But Lilly Rush and Co. will end their fourth season (this Sunday at 9 pm/ET) with a bang. Two bangs, actually. "Our detectives are getting shot," reveals executive producer Veena Sud. "I can't say who. They're all in jeopardy. It's very big."
Almost unprecedented. Beyond the show's trademark flashbacks, George — the serial-killer tormentor of Rush (Kathryn Morris) — is the only character to have taken a bullet in nearly 100 episodes. Det. Kat Miller (
Matt Lauer, Today
Every few sweeps periods, Today coanchor Matt Lauer grabs his passport and heads off on what has become a surefire stunt for NBC's morning program: "Where in the World Is Matt Lauer?" Each morning Today viewers will wake up to find Lauer in such locales as the Great Wall of China, Easter Island or the slopes of the Swiss Alps. On April 30 he's back on the road again. Even though it's his eighth such trip (logging 182,616 miles), Today fans never get tired of it. But what about the jet-lagged Lauer? The Biz asked him before he took off.
TVGuide.com: Every time you do "Where in the World...?" you always sound like you don't want to do it again.
Matt Lauer: That's my shtick. That's what gets people like you to continue to write about it.
TVGuide.com: Why do you keep going back out?
Lauer: I had lunch not long ago
Chris Wallace, Fox News Sunday
Before there was Fox News Channel, there was Fox News Sunday. The Beltway-based Sunday discussion program celebrates its 11th anniversary on Fox stations this month. While it's still just knee-high to NBC's Meet the Press (60 years) and CBS' Face the Nation (52 years), it is part of the opinion-leading sphere of Sunday-morning programs — a tradition that survives in the age of 24-hour cable news and the Internet. Despite those other formats, Sunday-morning shows will provide defining moments for the candidates in the 2008 presidential campaign. The Biz talked with Fox News Sunday moderator Chris Wallace about his news organization's role in the long road to the White House.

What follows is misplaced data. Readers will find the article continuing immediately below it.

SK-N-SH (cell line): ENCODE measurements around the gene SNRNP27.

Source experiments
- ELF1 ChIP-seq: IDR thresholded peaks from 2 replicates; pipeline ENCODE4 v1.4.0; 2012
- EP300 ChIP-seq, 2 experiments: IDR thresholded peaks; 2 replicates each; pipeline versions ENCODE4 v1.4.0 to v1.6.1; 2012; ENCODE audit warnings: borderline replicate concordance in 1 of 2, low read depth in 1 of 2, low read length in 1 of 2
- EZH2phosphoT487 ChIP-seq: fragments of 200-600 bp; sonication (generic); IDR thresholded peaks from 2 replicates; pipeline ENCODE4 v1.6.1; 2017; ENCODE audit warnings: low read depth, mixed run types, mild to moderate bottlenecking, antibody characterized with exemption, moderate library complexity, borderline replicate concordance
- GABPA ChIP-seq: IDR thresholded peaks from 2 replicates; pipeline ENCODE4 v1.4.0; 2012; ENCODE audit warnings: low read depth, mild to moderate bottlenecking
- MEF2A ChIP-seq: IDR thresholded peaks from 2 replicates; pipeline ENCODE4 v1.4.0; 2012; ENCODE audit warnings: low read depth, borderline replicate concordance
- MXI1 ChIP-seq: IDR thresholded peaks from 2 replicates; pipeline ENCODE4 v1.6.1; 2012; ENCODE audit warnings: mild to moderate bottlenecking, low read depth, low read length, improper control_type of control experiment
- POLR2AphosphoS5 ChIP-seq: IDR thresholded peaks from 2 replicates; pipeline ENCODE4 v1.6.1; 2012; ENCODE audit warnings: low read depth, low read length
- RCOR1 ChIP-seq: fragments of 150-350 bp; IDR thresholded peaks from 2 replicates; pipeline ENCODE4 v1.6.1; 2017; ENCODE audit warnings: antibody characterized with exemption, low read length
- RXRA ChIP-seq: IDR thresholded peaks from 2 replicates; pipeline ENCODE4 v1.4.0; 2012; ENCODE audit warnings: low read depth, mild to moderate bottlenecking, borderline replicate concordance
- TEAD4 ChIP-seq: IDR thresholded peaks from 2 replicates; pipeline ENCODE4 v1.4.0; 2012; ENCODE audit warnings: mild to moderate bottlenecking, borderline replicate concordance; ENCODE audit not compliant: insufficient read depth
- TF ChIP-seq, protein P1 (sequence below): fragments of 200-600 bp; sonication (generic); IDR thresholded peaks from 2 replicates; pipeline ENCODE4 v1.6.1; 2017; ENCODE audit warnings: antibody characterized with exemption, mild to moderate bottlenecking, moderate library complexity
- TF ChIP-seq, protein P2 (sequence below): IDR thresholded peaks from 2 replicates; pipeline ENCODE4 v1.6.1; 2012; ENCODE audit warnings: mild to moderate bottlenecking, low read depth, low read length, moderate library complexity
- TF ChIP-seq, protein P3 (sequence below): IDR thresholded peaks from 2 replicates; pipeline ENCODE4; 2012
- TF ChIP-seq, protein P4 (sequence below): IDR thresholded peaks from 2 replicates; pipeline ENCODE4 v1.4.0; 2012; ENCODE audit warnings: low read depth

TVGuide.com: Why do you think the Democratic candidates for president have pulled out of the debates cosponsored by Fox News?
Don Imus' racist comments about the Rutgers University women's basketball team led to a public outcry, but it was the voices of his fellow employees at NBC News that got his show yanked from TV. (CBS announced late Thursday that it has dumped Imus' radio program as well, effective immediately. CBS Radio carried the program on 61 stations across the U.S.)
Imus faced a cascade of criticism for calling the Rutgers team members "nappy-headed ho's" on his Imus in the Morning radio program, which had been simulcast on MSNBC. He made a public apology, and it appeared that the outrageously irreverent host would get off with a two-week suspension.
That all changed after a meeting late on the afternoon of April 10, which NBC News president Steve Capus held with about 30 of his staffers, including Today show weatherman Al Roker, the most high-profile African-American on-air personality in the new
Are MSNBC and CBS Radio being too easy on Don Imus for his racist remarks about the Rutgers University women's basketball team?
Other TV personalities and radio shock jocks have been yanked for making stupid, insensitive comments on the air that were not as incendiary as what Imus said — and the Imus in the Morning host is getting only a two-week suspension. NBC News executives say they believe that he truly regrets his comments and decided not to can him. "He gets why this is so wrong," one executive told the Biz.
But even though he's kept his job for now, Imus' career is doomed. The problem is that for too long, he's tried to have it both ways. In the 1970s and '80s he was inappropriate, outrageous and hilarious. Even if you considered yourself an enlightened p